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New Moms, You Will Get Your Time Back

In those first few months after my son was born, I was completely absorbed with him. I was absorbed with his blue-eyed beauty, his lack of sleep and his troubling green poops, his perpetual nursing and his sparkling smile. New motherhood was like being underwater, surrounded by strands of seaweed, spiked fish and low light—everything was new and foreign. Sometimes I floated; much of the time I felt like I was drowning.

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Those months of submersion, of being tethered and taut, were probably necessary. Motherhood is drenching. Most of us submerge with our firstborns as we enter the unfamiliar territory of constantly caring for someone we've only just met, someone we will grow to love fiercely, unambiguously.

Some parts of this submersion are lovely. Other parts are wretched.

After several months of constant, intense parenting, I began to slowly venture out, leaving my husband and son with kisses and a bottle of pumped milk. I went to a yoga class. The library. My old writing group.

In the haze of diapers and sleeplessness, I couldn't imagine things would ever be any different than they were then.

While these outings kept me sane, they also were sometimes painful. I felt strange and guilty leaving my little boy, who felt like an appendage. And leaving—coming up for air—was a potent reminder of my old life; a life I'd built around my own wants and needs. Once, after attending a favorite dance class, I felt both euphoric but also a painful yearning—like a seal had been broken, leaving me wanting to dance, write, travel and go to movies. I wanted my old life back. And I knew I couldn't have it. At least not then.

But it was crucial for me to surface; I needed it almost like I needed literal air. Over time, I reclaimed small parts of myself, and in the process became a saner, happier person and mom.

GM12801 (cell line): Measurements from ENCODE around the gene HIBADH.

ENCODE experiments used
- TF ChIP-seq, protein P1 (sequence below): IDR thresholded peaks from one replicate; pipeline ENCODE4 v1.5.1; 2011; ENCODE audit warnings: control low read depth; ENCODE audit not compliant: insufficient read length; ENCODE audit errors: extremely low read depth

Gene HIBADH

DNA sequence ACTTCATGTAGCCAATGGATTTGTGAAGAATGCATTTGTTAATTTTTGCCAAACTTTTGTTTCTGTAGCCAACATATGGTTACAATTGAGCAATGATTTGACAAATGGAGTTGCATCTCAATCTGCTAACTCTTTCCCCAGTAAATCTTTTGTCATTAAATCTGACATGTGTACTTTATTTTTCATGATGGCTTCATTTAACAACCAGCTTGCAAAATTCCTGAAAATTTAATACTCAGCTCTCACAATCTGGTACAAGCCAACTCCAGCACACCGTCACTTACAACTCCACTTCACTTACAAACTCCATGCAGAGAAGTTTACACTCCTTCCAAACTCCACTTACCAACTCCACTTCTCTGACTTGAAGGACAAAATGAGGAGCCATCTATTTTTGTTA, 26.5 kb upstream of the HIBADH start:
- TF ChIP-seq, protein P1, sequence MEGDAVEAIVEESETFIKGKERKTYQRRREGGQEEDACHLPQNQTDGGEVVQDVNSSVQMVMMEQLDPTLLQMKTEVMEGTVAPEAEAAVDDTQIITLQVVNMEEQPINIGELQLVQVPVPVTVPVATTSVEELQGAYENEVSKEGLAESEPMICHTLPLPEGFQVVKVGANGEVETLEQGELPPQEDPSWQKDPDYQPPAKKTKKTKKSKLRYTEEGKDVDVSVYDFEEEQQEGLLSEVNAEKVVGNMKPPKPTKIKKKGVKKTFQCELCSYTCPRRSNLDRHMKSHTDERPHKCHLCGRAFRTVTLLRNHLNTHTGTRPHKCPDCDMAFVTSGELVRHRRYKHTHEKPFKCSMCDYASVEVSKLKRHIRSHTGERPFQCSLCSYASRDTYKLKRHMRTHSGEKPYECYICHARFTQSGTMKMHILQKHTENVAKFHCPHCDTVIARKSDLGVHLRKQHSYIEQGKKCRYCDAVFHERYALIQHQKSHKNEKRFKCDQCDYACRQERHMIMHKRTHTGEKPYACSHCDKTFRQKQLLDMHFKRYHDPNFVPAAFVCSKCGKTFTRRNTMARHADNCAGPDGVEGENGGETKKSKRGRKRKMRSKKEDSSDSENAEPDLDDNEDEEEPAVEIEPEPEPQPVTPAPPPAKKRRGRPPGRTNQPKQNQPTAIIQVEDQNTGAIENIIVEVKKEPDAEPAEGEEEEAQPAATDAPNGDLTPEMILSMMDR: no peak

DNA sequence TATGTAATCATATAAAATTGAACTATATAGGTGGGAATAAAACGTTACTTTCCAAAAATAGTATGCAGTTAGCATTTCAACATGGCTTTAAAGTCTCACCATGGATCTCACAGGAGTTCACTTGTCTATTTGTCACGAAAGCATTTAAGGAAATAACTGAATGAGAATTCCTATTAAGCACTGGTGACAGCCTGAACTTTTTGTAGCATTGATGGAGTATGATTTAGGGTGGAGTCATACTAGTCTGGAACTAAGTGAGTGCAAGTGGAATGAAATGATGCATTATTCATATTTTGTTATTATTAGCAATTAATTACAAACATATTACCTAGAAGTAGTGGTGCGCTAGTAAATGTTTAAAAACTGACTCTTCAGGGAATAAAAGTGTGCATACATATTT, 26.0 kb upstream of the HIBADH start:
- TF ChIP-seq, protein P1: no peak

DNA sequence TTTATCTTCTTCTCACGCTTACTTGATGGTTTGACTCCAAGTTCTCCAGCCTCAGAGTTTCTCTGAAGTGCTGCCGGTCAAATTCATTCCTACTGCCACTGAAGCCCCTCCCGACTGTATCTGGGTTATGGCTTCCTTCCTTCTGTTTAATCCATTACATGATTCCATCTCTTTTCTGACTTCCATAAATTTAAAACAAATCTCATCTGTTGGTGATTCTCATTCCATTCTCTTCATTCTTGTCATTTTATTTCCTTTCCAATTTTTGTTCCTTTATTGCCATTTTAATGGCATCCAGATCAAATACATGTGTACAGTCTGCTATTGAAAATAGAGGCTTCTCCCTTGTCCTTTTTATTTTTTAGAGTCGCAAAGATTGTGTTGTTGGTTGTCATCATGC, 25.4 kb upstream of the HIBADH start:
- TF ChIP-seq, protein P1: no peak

The funny thing about those early days is I felt like I'd be in them forever. Like there was no end in sight to the relentless loop of feed, comfort, play, (attempt) sleep. New parenthood, for me, was an altered state. Sleep deprivation contributed to it, as did the shock of being responsible, ALWAYS, for a helpless little person. Time tilted, like it does after the death of a loved one; it felt impossibly slow, yet at the same time I felt like I'd known my son forever. In the haze of diapers and sleeplessness, I couldn't imagine things would ever be any different than they were then.

But now? Time has tilted again and it's amazing how fast, in retrospect, it's gone by. Again, time feels altered, sometimes moving achingly slow, but in other ways a complete whirlwind. That needy little baby has somehow morphed into a 6-year-old who eats bacon, dresses himself and takes a bus to school five days a week. My little girl is 3, and while she still needs and wants me very much; she also knows that when I leave, I'll come back.

And so I left.

I come up for air often. I do yoga or run several times a week. I go to my writing group. My kids remain my biggest priority, and they still need me so much. ... But our relationships evolve.

This weekend, a group of 19 friends—all moms—had planned to go away for the weekend. At the last minute, one had to drop out, and I took her place. With my husband's blessing, I hugged my family goodbye and drove two hours north. I'm sitting on a bed with my laptop perched on my thighs, remembering the deep dive of early motherhood and marveling at how very different it is now. This morning, I slept in until 8:30 a.m. and got a massage at 10. From downstairs, I hear the rolling sound of my friends laughing.

And it's not just this weekend, this amazing weekend of coming ashore, that I couldn't have imagined six years ago.

I come up for air often. I do yoga or run several times a week. I go to my writing group. My kids remain my biggest priority, and they still need me so much. And I rely on them, as well—for the structure they bring, for the laughs and love. But our relationships evolve—it won't be long until their friends become the center of their orbits, while my husband and I become the backdrop instead of the main feature. And that will be both sad and freeing.

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New moms: you will get your time back. This phase that you're in right now, the one that feels like it'll last forever—whether it's teething or cluster feeding, blistering sleep deprivation or the blur that life becomes after the birth of a second child—it will pass. And you will begin to turn back to yourself. It's never too early or too late to start this, to start gifting your family with a happier you.

I have to go now, because I'm going to lie back on this soft pillow and read a book for many uninterrupted minutes while I sip my coffee. And then, when I feel ready, I'll head downstairs and join the laughter.

Image via morgueFile/greyerbaby

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